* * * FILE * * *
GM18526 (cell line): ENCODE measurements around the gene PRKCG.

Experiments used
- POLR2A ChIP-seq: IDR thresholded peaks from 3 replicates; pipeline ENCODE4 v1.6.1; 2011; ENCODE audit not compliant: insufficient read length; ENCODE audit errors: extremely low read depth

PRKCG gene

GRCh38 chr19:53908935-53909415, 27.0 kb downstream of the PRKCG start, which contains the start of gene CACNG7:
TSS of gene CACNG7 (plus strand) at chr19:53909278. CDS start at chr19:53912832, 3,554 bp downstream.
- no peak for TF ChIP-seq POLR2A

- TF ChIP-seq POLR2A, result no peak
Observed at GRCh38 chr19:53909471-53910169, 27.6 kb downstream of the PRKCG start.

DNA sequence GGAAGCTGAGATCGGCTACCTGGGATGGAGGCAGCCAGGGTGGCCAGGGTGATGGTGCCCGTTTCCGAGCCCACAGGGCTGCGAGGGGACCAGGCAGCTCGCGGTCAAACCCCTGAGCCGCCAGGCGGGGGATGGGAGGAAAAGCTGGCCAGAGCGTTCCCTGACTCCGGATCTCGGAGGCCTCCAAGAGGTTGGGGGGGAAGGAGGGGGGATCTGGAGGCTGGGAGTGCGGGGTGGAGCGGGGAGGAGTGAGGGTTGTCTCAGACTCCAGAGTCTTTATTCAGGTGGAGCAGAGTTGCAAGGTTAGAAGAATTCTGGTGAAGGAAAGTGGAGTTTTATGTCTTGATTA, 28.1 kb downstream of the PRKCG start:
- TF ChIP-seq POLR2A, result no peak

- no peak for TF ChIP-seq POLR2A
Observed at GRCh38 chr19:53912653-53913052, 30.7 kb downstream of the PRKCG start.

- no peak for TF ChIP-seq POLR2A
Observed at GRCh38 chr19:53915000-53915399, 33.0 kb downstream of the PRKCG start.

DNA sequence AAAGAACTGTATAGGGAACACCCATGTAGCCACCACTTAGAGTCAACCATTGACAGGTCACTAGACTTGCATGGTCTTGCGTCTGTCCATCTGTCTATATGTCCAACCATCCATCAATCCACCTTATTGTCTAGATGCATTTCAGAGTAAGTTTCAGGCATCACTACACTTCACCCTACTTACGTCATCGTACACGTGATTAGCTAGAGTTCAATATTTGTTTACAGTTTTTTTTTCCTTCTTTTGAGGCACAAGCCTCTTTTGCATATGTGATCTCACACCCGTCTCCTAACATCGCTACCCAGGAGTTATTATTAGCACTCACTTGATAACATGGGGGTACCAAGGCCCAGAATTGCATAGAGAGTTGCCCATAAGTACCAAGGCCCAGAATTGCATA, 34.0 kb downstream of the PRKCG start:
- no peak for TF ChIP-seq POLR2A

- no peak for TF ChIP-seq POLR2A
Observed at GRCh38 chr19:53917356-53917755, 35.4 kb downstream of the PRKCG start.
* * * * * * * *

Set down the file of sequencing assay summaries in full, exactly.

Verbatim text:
GM18526 (cell line): ENCODE measurements around the gene PRKCG.

Experiments used
- POLR2A ChIP-seq: IDR thresholded peaks from 3 replicates; pipeline ENCODE4 v1.6.1; 2011; ENCODE audit not compliant: insufficient read length; ENCODE audit errors: extremely low read depth

PRKCG gene

GRCh38 chr19:53908935-53909415, 27.0 kb downstream of the PRKCG start, which contains the start of gene CACNG7:
TSS of gene CACNG7 (plus strand) at chr19:53909278. CDS start at chr19:53912832, 3,554 bp downstream.
- no peak for TF ChIP-seq POLR2A

- TF ChIP-seq POLR2A, result no peak
Observed at GRCh38 chr19:53909471-53910169, 27.6 kb downstream of the PRKCG start.

DNA sequence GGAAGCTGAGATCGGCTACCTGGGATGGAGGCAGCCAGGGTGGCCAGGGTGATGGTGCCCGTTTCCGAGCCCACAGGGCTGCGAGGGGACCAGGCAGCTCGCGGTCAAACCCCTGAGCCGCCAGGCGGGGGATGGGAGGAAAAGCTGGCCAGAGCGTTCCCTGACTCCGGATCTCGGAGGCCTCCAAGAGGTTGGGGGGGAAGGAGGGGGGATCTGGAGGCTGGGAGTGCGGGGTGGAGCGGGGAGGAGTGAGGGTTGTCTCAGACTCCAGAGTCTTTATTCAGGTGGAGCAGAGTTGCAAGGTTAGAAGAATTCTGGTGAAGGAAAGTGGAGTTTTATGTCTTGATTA, 28.1 kb downstream of the PRKCG start:
- TF ChIP-seq POLR2A, result no peak

- no peak for TF ChIP-seq POLR2A
Observed at GRCh38 chr19:53912653-53913052, 30.7 kb downstream of the PRKCG start.

- no peak for TF ChIP-seq POLR2A
Observed at GRCh38 chr19:53915000-53915399, 33.0 kb downstream of the PRKCG start.

DNA sequence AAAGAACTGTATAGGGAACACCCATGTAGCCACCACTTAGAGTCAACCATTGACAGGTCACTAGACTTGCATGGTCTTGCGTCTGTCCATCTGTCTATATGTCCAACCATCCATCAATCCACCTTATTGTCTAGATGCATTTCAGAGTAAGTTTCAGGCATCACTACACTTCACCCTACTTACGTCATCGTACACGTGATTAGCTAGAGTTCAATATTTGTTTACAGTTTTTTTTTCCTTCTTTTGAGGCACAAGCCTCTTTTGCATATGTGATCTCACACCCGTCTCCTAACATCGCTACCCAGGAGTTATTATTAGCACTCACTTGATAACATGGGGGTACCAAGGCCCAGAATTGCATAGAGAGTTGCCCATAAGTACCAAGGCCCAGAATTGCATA, 34.0 kb downstream of the PRKCG start:
- no peak for TF ChIP-seq POLR2A

- no peak for TF ChIP-seq POLR2A
Observed at GRCh38 chr19:53917356-53917755, 35.4 kb downstream of the PRKCG start.